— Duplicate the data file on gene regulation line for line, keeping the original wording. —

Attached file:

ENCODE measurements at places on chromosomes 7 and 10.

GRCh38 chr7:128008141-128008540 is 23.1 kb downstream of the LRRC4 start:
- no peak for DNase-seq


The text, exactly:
ENCODE measurements at places on chromosomes 7 and 10.

GRCh38 chr7:128008141-128008540 is 23.1 kb downstream of the LRRC4 start:
- no peak for DNase-seq